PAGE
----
Posted 9 months ago
Three years ago Alfredo Villanueva posted information about these Kralik Floriform Blossoms here on CW. He included pictures and text from the 1900 Butler Brothers Catalogue: “Stem and open blossom pattern. Crystal glass in combination of beautiful tints and colors, such as shaded green and crystal and shaded ruby and crystal in fantastic floral shapes with open petals and leaf feet and long stem Height about 7 – inch. 1/6 doz in pkg., assorted ……… 4.20”.
Last Sunday I was able to pick up one of these here in Sydney as an example of a stemmed opalescent blossom shaded to green with tooled feet that react vividly to black light even in daylight.
The blossom dates to 1900 and was made by a firm called Wilhelm Kralik Sohn in the Czech Sumava region at a factory known as Eleonorahain (aka Lenora).
Wilhelm Kralik Sohn was a company set up after Wilhelm’s death in 1877 by two of Wilhelm’s sons Heinrich and Jan. In 1882 Heinrich became sole owner of the Glashütten Ernstbrunn and Eleonorenhain and brought them together under the name of "Wilhelm Kralik Sohn"... a tribute to his late father. Heinrich was joined by his cousin, Wilhelm Mathias Kralik the head of the Novy Svet glassworks at that time. He arrived in Sumava with many of his co-workers from Harrachov. Wilhelm Mathias Kralik as the new business director "dramatically changed the production range of the glassworks, which hitherto mainly focused on sheet glass: the main orientation was producing the fashionable smelt-decorated glass with naturalist motifs, thus meeting the demand of European customers. This guaranteed the sales in many European countries.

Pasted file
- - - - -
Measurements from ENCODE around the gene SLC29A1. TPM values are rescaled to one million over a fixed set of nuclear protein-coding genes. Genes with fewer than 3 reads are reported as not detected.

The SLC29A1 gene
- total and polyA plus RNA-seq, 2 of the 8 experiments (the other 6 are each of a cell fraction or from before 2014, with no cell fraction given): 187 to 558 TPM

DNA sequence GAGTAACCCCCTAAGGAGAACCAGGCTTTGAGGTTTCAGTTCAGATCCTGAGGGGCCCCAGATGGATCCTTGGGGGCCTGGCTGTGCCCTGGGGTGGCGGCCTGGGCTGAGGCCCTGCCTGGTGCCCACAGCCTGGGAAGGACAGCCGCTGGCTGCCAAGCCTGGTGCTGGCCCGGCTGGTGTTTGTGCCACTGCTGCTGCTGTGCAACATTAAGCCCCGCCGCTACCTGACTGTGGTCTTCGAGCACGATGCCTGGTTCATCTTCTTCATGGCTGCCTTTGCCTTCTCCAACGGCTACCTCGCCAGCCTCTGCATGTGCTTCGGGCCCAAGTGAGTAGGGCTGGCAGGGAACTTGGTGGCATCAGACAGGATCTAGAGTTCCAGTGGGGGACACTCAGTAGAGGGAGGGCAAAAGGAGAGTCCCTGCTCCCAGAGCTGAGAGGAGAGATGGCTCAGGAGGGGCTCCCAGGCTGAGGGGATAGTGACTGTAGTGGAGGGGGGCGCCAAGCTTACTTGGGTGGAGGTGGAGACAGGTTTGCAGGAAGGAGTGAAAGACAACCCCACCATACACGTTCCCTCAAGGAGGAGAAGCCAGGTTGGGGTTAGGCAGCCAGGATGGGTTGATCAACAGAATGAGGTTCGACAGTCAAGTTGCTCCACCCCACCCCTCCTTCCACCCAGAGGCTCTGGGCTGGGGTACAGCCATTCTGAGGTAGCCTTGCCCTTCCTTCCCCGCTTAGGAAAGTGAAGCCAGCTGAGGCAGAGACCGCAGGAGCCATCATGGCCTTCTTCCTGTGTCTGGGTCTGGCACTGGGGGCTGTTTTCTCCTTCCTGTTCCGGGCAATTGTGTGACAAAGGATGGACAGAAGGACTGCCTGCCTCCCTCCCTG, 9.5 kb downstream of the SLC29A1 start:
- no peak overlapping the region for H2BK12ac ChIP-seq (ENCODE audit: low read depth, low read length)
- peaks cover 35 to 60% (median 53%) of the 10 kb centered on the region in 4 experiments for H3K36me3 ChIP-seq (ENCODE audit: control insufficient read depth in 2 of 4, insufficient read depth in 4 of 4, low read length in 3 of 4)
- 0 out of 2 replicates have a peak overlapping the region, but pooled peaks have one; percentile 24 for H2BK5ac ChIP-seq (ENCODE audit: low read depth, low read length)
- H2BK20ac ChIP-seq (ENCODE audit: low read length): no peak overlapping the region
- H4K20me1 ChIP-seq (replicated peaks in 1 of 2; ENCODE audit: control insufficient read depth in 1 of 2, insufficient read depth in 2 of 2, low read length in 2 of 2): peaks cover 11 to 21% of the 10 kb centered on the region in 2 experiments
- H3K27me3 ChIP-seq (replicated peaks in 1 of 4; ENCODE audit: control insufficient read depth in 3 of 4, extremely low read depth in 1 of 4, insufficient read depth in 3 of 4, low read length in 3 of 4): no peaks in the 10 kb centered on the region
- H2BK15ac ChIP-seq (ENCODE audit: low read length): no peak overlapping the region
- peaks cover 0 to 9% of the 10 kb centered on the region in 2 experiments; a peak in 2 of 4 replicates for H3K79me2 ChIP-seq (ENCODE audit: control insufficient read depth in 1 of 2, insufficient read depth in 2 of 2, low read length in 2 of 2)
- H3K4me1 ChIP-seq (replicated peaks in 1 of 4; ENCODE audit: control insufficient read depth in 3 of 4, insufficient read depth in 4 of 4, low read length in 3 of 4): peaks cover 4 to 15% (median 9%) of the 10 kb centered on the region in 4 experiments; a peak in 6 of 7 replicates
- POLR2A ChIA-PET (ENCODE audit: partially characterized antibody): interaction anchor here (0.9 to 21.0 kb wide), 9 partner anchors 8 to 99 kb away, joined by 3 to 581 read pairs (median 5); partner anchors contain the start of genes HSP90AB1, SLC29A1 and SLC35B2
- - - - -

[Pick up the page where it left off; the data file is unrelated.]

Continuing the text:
The Lenora decorated glass was initially very close to the Harrachov examples mainly by its subdued and dark shades of olive green, brown and topaz. These patterns usually were naturalist decorations in the form of foliage and flowers and small insects, but also snakes and lizards. The Lenor glassworks, however, found its unique artistic expression over the time, based on specific décors as flat pressed flowers with striking color contrasts and symmetrical arrangements. Lenora moreover produced a wide scale of smelt-decorated vases and jardinières, decorative table objects in the form of flowers and petal-shaped lampshades. The glassworks experienced its highest prime during the 1890s, and many characteristic patterns and décors of the smelted-decorated glass were produced as long as until the 1920s, some of them even during the 1940s. After the Second World War which heavily affected the glassworks, the company was nationalized and became part of the enterprise Bohemian Crystal Glassworks [Sklarny Cesky kristal].”